In addition, requiring employees to be kind is not a reasonable accommodation. It should be the general standard of conduct for all, even if some people have anxiety and depression.
While there can be some tolerance for difficult behavior due to someone’s medical condition, if it is permanent, they may not be qualified to have the job. This is a complex ADA accommodation analysis that is not possible here.
But the focus should be on the person with the anxiety and depression, whether she can do the job, and how to get her help. The company should not allow her to do whatever she wants while the rest of the company has to walk on eggshells.
Last question, what are the implications of employees failing to bring issues to HR because they don’t feel HR listens or cares?
[Bussing] It depends. If employees feel comfortable talking to their managers and the managers are responsive, then HR rarely gets directly involved, and there will be few implications.
In other organizations, where HR is the mediator of workplace issues, the implications are much larger. When people don’t trust HR, they usually deal with difficulties at work by starting to hate their jobs, which leads to performance issues, which leads to losing employees. Attrition is expensive, time consuming, and puts a burden on the remaining employees while the organization finds replacements.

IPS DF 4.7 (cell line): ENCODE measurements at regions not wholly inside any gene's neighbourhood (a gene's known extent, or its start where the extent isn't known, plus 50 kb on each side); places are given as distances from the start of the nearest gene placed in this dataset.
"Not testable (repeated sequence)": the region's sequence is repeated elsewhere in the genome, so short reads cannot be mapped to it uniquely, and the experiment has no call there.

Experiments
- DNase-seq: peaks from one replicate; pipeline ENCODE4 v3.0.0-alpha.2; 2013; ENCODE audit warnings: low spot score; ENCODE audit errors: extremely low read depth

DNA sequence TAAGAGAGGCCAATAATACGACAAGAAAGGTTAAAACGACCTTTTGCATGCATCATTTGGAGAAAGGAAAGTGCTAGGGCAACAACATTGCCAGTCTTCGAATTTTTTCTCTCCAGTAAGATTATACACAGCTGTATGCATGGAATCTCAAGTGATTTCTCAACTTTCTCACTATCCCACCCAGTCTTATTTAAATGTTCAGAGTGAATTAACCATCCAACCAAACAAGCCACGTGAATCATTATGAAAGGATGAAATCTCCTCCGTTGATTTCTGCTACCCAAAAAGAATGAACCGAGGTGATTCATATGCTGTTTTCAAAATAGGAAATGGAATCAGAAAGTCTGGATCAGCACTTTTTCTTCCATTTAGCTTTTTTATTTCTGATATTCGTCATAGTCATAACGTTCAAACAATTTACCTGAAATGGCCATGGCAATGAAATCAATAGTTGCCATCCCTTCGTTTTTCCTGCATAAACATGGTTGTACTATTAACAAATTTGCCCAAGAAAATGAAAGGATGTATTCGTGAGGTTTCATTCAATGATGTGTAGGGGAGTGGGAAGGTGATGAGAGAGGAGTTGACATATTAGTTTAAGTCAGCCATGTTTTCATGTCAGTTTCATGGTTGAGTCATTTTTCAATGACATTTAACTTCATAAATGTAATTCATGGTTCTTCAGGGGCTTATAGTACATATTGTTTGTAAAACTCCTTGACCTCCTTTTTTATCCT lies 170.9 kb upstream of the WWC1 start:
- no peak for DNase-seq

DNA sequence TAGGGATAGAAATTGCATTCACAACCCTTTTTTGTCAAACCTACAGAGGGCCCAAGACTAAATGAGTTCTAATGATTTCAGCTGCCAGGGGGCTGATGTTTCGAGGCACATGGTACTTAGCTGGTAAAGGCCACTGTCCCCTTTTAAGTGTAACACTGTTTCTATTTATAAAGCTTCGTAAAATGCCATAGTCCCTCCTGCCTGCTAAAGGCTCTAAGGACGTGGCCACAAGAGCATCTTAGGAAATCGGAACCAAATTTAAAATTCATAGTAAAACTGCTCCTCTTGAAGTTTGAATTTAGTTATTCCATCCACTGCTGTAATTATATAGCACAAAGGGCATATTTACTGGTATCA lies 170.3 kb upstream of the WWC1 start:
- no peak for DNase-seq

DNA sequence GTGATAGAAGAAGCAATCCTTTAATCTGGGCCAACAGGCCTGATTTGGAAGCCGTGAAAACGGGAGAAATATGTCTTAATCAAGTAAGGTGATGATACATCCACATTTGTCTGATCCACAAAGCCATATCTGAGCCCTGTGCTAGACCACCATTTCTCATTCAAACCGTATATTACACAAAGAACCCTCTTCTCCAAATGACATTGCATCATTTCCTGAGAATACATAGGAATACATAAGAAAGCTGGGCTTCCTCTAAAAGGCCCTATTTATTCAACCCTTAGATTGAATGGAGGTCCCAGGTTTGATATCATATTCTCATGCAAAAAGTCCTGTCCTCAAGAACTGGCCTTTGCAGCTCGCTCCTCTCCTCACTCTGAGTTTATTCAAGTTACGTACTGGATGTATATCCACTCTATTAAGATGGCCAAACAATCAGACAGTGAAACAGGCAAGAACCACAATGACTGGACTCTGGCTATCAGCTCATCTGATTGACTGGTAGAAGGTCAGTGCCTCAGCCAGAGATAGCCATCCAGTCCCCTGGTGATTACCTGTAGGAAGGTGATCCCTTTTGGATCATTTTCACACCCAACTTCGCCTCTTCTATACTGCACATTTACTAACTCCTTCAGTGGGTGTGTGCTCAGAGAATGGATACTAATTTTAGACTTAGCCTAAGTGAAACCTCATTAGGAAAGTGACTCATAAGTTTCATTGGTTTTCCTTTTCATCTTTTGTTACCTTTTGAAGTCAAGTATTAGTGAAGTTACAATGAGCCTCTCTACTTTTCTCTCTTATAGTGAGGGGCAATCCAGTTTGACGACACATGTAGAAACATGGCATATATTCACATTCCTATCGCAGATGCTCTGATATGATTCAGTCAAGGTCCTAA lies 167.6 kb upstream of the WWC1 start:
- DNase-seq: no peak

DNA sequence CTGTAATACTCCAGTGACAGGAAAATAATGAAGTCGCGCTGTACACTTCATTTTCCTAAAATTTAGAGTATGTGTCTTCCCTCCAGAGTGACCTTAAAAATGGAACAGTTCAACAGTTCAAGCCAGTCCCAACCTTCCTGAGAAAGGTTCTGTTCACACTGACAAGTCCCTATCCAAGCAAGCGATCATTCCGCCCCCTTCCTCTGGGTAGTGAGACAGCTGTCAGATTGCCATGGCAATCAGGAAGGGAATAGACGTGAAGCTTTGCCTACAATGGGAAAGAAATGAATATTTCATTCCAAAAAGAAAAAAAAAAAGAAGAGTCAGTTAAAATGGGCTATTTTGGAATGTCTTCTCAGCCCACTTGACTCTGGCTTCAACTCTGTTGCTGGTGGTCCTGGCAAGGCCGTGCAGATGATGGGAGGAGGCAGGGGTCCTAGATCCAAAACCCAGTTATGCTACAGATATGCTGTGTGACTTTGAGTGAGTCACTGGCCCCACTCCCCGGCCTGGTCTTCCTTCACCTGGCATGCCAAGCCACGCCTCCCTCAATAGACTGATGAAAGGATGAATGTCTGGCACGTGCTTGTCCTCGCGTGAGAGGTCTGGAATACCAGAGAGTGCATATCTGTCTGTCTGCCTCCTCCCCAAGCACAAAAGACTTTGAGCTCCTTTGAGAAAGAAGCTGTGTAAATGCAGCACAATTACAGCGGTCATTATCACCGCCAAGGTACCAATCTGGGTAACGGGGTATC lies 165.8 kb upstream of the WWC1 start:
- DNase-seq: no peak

It also means that HR will not hear about problems until it is too late, which often means more claims and lawsuits.
But most of all, if employees don’t trust HR, they probably don’t trust any of the leadership and that is a culture and management problem that does not bode well for the future of the organization.
Listening and caring are the foundation of working with other people. If HR is not getting that right, they have lost their way.
A HUGE thanks to Heather for sharing her knowledge. Be sure to check out Heather’s writing on HR Examiner for more great insights.
As you can see, employee situations aren’t always easy to facilitate. And some of what has to be fleshed out is the context of the situation. One thing is certain, employees need to feel that they can go to HR. They might not like what HR says, but they are comfortable speaking with someone in the department.